Summary: More to the Story
Told from Jameela’s perspective, More to the Story is a modern middle-grade novel inspired by the classic novel, Little Women. Four Muslim-American sisters Jameela, Maryam, Bisma, and Aleeza are distraught when their dad has to go abroad for six months for a job.
Thirteen-year-old Jam, as she is fondly called has just become the features editor for her school’s newspaper. She’s determined to impress her dad with her first story. At the same time, a family friend’s nephew, Ali moves from the UK to Atlanta. As Jam and Ali’s friendship blossoms, one of her sisters receives devastating news about her health.
LOOK. AT. THAT. COVER.
Although I’ve never read Little Women, I had a vague idea where this story would go. Still, there’s certainly more to the story with this one (pun intended). First, the protagonist and her family are practicing Muslims. Religion tends to be forgotten in children’s literature, and as a someone who grew up in a religious household, it often feels strange that such a significant part of life is overlooked in most novels. I enjoyed the way Khan deals with religion, making it seamlessly a part of the girls’ lives without being overbearing.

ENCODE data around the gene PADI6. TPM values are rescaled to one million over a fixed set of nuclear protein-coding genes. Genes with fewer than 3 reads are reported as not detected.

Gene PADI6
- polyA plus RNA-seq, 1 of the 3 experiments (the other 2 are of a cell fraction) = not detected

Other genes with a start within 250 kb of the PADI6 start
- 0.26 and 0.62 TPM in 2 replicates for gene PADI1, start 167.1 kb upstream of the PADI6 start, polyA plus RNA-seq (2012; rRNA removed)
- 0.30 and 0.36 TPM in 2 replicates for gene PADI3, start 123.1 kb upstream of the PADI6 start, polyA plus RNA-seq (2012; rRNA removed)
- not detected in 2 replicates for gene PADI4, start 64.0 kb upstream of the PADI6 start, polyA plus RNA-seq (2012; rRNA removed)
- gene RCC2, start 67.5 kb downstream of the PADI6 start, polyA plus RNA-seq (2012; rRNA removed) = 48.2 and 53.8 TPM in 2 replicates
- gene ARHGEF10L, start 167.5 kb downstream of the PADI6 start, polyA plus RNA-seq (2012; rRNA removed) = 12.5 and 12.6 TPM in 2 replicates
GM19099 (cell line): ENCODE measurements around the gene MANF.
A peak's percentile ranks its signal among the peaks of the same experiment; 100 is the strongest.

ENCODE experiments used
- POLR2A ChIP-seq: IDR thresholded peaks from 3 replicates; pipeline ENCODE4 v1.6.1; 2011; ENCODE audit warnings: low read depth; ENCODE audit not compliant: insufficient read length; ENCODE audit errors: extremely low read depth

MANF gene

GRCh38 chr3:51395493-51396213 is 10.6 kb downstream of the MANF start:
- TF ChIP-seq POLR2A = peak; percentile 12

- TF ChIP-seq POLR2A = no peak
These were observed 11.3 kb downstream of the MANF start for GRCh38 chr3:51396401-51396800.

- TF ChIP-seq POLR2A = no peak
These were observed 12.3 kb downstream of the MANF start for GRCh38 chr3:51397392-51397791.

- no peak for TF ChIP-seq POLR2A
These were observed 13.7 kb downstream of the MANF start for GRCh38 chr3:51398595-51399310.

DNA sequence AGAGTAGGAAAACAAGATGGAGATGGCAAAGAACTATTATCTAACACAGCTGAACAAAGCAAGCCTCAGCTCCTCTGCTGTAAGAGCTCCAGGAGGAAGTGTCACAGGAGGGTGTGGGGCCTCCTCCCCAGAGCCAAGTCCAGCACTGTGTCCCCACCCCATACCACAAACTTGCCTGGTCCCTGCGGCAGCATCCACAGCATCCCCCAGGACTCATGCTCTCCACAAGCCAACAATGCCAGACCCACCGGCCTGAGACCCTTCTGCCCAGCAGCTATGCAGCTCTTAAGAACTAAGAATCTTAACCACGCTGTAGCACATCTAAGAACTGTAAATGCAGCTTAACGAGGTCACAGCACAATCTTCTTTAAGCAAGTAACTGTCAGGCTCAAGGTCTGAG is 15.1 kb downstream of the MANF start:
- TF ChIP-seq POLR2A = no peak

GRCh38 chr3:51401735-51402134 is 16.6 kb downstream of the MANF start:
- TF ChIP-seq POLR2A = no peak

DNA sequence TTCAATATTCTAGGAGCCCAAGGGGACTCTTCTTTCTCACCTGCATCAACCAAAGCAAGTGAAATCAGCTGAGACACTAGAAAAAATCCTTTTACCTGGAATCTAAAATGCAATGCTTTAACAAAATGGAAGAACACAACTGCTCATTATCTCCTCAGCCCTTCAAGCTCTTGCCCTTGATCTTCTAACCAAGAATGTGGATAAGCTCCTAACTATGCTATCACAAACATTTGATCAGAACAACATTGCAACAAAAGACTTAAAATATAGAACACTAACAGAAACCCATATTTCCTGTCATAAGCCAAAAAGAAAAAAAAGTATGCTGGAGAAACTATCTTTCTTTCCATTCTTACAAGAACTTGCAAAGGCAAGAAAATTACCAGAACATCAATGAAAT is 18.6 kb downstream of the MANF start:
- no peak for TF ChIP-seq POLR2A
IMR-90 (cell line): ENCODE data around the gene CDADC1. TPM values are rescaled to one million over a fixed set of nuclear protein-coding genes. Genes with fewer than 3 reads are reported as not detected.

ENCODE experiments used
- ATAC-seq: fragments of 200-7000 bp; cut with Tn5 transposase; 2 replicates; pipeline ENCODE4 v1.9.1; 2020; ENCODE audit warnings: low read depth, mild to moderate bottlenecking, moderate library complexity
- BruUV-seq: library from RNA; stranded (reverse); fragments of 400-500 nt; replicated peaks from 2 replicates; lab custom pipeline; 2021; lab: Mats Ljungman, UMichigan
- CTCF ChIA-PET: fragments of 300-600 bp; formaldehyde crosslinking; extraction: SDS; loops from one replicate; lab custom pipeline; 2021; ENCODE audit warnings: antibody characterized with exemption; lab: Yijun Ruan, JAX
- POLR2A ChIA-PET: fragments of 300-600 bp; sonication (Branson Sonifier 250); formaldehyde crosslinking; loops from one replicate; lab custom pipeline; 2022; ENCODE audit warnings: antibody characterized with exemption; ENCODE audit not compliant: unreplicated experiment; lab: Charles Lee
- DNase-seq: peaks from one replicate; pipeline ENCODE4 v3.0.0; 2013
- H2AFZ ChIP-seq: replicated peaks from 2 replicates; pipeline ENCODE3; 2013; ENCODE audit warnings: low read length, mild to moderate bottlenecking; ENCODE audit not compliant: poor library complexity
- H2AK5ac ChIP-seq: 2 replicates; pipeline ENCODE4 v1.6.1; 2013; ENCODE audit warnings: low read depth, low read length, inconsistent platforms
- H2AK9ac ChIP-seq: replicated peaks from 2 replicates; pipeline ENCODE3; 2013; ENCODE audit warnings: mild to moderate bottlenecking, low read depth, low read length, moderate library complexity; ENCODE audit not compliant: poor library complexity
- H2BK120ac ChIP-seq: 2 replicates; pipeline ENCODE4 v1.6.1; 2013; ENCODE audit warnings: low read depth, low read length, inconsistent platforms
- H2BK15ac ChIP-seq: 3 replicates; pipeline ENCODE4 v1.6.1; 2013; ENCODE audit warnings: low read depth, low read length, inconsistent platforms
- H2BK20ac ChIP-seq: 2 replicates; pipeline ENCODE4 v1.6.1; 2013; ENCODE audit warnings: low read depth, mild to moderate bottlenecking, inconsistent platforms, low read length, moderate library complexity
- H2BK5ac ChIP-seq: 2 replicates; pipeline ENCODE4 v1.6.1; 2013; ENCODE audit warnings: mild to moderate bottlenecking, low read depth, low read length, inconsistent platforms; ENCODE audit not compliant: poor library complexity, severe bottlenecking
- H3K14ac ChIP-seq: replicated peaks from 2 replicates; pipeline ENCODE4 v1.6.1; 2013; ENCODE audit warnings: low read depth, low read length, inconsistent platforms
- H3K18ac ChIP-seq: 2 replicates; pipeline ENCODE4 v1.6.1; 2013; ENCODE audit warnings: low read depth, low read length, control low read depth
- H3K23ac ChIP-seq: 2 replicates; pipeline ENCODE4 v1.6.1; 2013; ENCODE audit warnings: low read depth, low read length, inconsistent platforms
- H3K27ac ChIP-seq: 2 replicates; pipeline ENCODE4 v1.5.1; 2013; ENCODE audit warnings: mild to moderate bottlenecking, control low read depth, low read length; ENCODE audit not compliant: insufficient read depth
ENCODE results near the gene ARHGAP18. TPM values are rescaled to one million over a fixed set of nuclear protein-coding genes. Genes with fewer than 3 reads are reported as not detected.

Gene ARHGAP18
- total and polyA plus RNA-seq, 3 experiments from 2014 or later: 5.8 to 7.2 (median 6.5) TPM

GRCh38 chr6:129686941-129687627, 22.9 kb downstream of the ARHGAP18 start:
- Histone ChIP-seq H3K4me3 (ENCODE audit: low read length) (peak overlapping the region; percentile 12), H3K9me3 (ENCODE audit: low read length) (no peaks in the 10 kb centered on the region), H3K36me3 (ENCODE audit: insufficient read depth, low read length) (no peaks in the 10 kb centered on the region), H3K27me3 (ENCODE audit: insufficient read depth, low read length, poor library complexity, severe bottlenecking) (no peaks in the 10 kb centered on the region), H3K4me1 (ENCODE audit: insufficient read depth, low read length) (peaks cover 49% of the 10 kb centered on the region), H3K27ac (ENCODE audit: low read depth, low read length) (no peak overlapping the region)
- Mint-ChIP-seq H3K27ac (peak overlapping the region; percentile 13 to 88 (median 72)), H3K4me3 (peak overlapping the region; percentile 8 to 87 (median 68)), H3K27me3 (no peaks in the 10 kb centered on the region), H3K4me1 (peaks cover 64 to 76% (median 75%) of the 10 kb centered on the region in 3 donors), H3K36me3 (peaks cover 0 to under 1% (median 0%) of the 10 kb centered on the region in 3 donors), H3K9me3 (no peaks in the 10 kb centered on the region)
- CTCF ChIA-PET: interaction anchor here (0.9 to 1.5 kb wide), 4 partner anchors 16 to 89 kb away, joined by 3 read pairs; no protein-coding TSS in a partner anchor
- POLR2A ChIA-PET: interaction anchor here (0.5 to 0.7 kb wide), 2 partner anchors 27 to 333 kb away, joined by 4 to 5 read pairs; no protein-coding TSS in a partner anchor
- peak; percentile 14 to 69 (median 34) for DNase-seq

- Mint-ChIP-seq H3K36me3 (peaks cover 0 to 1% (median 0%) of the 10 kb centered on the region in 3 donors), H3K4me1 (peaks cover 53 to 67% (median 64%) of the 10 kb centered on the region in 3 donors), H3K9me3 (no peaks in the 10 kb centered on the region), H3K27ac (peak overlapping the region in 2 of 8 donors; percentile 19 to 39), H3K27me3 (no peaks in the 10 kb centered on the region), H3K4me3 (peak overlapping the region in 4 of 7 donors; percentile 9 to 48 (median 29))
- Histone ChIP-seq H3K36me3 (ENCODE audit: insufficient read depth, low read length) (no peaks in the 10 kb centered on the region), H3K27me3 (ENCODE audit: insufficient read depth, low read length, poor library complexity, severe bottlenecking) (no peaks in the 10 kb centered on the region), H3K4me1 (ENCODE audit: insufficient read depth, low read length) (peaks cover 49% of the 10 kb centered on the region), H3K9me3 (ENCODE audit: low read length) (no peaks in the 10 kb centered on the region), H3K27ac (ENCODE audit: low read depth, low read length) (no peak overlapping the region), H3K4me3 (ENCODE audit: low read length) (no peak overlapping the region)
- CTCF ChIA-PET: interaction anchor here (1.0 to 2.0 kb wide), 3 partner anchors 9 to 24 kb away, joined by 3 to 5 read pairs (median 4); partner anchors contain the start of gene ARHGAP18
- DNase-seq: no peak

Perhaps because we’re so similar, I loved Jameela’s character fiercely. I could relate to her disposition to irritation, her drive, and her desire to do more for those she loves. It’s always refreshing to read about present fathers in middle-grade novels–the girls’ Their Baba is a remarkable dad. I also cherished Ali’s character, and really all the people in this novel which is something I think is a big win. I could easily read books about each of the sisters, from their perspectives. A young adult novel about Maryam would be a dream!
I only wished this book could be longer. Getting a closer look at Maryam and even Ali’s family would be a delight!
Overall: More to the Story
I ADORED THIS BOOK from the very first sentence–I just knew it would be good. And I was right. More to the Story is a heartwarming, charming middle-grade novel about sisterhood, family, and following your passion. I would highly recommend this novel to anyone looking for a wholesome, riveting middle-grade book. This book would be perfect for fans of The Vanderbeeker series and Amina’s Voice.
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Have you read this book or anything by Hena Khan? I loved Amina’s Voice. What are your favorite books about siblings or large families? I’d love to know!